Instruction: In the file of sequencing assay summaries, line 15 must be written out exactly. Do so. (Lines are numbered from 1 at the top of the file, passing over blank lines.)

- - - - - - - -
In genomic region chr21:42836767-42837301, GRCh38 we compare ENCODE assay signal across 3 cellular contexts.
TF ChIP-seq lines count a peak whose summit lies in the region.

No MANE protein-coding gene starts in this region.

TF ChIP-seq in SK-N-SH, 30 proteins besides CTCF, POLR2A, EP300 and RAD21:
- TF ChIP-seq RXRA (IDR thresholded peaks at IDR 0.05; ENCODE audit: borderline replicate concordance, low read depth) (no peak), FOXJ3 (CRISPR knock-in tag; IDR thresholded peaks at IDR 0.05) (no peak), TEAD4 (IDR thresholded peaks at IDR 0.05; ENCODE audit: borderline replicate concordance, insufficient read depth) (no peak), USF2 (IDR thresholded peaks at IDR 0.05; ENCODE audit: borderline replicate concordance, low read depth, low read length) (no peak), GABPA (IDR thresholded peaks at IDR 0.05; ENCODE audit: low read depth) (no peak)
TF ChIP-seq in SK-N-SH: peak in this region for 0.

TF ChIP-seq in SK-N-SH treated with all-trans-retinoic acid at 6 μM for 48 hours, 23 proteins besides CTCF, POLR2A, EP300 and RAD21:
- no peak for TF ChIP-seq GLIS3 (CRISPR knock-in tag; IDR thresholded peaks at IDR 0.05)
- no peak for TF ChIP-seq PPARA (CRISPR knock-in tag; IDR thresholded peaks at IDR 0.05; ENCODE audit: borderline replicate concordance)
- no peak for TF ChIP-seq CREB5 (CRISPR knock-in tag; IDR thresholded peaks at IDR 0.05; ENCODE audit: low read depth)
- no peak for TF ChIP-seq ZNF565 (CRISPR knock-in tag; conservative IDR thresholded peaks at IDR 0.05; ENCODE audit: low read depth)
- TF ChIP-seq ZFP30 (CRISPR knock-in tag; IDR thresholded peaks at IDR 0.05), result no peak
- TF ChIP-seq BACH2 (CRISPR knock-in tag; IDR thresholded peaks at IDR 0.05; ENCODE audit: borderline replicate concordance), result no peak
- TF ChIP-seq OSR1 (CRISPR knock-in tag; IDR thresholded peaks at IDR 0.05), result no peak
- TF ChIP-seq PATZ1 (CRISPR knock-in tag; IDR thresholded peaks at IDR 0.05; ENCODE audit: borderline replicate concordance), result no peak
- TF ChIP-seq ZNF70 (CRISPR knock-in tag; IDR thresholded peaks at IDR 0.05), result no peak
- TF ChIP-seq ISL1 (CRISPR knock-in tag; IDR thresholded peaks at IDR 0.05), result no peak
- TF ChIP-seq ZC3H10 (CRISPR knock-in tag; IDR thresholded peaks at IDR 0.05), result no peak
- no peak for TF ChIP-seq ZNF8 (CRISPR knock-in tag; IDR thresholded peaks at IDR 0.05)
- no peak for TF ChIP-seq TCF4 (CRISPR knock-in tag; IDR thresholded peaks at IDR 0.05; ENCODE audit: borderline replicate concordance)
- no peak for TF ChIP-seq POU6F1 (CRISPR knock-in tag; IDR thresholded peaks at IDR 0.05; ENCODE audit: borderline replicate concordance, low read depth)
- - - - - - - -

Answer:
- TF ChIP-seq PATZ1 (CRISPR knock-in tag; IDR thresholded peaks at IDR 0.05; ENCODE audit: borderline replicate concordance), result no peak